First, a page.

It's got mountains, beaches and the bossa nova, so who can resist Rio? Not Fifa, and not the IOC

I'm a pushover for a pretty city. Mountains, ocean, ivory beaches and pristine rainforest make Rio de Janeiro the most drop-dead gorgeous location in the world.

Cariocas complete the seduction with samba, bossa nova, carnival, and football. Even the streets names are bathed in glamour and glory – Copacabana, Ipanema, Corcovado, Maracana. It's enough to make anyone giddy, but I am not alone in falling for Rio. Fifa was also bewitched – the 2014 World Cup finals will be here and now the IOC has gone weak at the knees. Welcome to Olympic City 2016.

Rio still has its dark side. The murder rate is staggering, at more than 2,000 last year, mostly due to drug wars in the notorious favelas. But Cariocas will be hoping to transform this image before the Olympics. The makeover was already under way when the city hosted the Pan American Games in 2007. The showcase beaches of Copacabana, Leblon and Ipanema certainly look cosmetically improved. The wave-patterned mosaic pavement on Copacabana, by the landscape architect Roberto Burle Marx, looks newer and cleaner, the sand is immaculately manicured and illegal vendors and street kids seem to have been hustled away from the main drags. And no litter. Rio no longer takes its blessings for granted. It has become house-proud.

Some of the favelas, which can look deceptively picturesque from a distance, have undergone beautification – one of the shanties is painted cobalt blue in an optimistic rebranding. But, no matter how squalid the conditions, a room with a view seems to be the birthright of all Cariocas. As the favelas cling to the steeper edges of Rio's hills, it is true that the poorest residents of Rio enjoy some of its better views.

The most spectacular view, though, requires a little distance. The Tijuca National Park is the world's biggest urban forest. It is a remarkable early green initiative laid out by King Pedro II in 1861. Worried that sugar and coffee planting was causing soil erosion and water shortages in the city, he ordered the reforestation of the 8,000-acre estate. The actual back-breaking re-seeding of the jungle fell to slaves – just 11 of them. They did an amazing job and, 150 years on, it's impossible to imagine this teeming forest could ever have been anything but a place where wild things roam.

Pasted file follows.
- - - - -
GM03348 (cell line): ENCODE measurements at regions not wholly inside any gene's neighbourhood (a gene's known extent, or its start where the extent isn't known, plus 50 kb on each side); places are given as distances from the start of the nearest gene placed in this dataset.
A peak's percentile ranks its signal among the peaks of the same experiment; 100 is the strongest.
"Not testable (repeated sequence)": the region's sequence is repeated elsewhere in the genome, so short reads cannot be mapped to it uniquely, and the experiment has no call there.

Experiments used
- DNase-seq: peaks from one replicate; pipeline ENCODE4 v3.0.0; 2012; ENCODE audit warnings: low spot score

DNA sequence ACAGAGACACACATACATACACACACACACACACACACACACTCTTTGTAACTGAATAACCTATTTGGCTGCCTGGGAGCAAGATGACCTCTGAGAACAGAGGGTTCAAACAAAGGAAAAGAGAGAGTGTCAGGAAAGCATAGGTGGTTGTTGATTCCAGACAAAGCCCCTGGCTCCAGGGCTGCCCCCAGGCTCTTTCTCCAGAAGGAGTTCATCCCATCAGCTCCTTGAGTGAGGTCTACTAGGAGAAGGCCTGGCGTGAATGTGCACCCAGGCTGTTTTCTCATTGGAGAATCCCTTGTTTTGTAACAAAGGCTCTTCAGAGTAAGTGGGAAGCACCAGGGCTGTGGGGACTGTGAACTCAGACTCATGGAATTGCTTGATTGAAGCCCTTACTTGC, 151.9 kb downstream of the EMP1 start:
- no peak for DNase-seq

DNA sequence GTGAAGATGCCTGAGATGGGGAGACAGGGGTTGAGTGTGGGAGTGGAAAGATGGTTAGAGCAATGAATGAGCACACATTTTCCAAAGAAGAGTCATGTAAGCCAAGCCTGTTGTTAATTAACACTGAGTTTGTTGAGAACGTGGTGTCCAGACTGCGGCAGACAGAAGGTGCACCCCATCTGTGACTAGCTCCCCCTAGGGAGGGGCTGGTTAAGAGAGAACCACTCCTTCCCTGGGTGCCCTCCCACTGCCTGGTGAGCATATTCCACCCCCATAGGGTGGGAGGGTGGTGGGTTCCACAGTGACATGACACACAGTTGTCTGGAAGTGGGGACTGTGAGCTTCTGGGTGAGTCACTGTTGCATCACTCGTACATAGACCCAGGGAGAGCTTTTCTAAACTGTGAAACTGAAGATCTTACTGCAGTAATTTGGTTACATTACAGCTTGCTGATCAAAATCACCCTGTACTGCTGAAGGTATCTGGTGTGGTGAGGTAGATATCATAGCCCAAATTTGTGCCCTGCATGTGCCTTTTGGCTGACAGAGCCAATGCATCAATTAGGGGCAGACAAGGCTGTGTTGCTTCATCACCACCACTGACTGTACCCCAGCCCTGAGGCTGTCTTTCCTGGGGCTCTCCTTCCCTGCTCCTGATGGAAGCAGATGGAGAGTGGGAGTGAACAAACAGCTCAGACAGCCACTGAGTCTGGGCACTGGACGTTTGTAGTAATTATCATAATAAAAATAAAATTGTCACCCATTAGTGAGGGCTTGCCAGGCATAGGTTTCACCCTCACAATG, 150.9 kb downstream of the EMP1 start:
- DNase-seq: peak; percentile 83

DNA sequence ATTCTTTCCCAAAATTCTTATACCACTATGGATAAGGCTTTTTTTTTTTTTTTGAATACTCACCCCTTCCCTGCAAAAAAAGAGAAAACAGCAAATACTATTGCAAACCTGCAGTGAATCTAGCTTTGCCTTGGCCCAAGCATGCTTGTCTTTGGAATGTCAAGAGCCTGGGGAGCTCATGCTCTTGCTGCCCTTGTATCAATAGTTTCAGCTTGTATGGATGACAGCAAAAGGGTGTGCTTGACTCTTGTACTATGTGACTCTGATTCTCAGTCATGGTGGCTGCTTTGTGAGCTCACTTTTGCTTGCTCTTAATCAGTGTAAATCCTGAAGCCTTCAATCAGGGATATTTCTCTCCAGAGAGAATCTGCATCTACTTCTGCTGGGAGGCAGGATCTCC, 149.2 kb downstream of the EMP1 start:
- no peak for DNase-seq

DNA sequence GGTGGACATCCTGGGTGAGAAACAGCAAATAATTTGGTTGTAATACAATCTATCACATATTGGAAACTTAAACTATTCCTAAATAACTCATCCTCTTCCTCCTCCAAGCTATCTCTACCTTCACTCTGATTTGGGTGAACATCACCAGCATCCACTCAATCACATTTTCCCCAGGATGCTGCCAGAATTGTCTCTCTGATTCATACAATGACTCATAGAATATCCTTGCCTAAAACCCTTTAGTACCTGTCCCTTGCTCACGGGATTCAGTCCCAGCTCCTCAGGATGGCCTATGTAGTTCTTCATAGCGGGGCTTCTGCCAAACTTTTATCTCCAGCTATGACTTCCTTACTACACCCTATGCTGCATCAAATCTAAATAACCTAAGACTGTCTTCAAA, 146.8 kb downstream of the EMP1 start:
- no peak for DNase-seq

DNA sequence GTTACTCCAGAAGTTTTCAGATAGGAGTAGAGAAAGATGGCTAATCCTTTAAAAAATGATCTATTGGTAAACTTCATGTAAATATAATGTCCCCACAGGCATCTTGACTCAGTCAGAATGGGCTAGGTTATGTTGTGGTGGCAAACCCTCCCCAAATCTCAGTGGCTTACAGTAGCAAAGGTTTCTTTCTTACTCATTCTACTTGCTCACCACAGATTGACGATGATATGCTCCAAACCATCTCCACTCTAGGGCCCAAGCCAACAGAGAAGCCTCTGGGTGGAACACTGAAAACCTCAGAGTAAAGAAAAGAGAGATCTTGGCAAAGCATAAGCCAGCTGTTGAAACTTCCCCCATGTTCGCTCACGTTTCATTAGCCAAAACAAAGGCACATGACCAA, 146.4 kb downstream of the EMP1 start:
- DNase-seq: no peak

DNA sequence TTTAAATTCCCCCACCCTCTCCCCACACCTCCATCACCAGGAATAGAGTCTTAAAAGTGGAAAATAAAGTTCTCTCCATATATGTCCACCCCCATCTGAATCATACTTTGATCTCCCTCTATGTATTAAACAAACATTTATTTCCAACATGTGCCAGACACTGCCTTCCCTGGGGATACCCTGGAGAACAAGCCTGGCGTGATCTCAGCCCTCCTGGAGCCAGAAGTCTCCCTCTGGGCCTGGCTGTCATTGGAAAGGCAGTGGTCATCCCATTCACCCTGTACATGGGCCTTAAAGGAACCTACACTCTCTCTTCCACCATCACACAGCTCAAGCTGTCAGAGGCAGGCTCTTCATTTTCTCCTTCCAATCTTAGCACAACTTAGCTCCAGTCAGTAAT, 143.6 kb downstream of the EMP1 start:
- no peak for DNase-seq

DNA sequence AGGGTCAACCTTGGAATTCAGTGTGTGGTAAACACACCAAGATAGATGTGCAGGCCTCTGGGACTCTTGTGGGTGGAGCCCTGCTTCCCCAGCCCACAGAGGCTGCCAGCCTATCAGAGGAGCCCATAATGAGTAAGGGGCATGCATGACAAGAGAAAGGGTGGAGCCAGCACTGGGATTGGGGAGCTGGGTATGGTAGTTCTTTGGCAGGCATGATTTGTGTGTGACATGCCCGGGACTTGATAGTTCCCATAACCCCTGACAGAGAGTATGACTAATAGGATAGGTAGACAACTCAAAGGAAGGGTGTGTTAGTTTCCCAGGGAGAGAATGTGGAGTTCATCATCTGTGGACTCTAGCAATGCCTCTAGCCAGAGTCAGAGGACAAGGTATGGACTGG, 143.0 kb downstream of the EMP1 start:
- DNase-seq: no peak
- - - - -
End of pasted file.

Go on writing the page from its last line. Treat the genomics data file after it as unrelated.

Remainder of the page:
The panorama from the Chinese Pavilion (a landmark in the park) is every postcard of Rio brought to life. The spine of the Tijuca ridge kicks up to Corcovado mountain, topped by the landmark statue of Christ the Redeemer. The clouds dance around the statue threatening to claim him completely. His outstretched arms embrace the districts of Botafogo and Flamengo below. Further away, the distinctive hump of Sugar Loaf mountain pokes out of the sea.

It is a wrench to leave Rio, even for a day. But, in the spirit of duty, I make two excursions. The first is to another national park, Itatiaia – about 150 miles away – a four-hour drive along the main highway to São Paulo. It doesn't help that, as the car turns inland, the sun remains parked over the receding coastline and ahead is a blanket of grey.

0The national park is the oldest in Brazil (set up in 1937), and boasts the country's third-highest mountain, Pico das Agulhas Negras (9,400ft). But as the car turns off the main road and clatters upwards on a rough track, less and less of the park is visible. It is not called Cloud Forest without reason.

From about 5,500ft, I cannot shake off the impression that I have taken a wrong turn and left the tropics. At around 7,500ft the track ends and I set off on foot in a cloud of greasy atomised rain that insinuates itself between cagoule and thermals and should have its spiritual home in the Hebrides.

The park boasts 250 species of bird – many of them DayGlo plumed – but today they hunker down out of sight. Two hummingbirds do appear, darting around like turbo-charged Tinkerbells while I shelter from a downpour at a park ranger's hut. The rain intensifies and the gloom thickens. The austere granite ridges and the threatening sky offer no hint that I am in the land of samba. I could be in Scotland; Scotland with hummingbirds.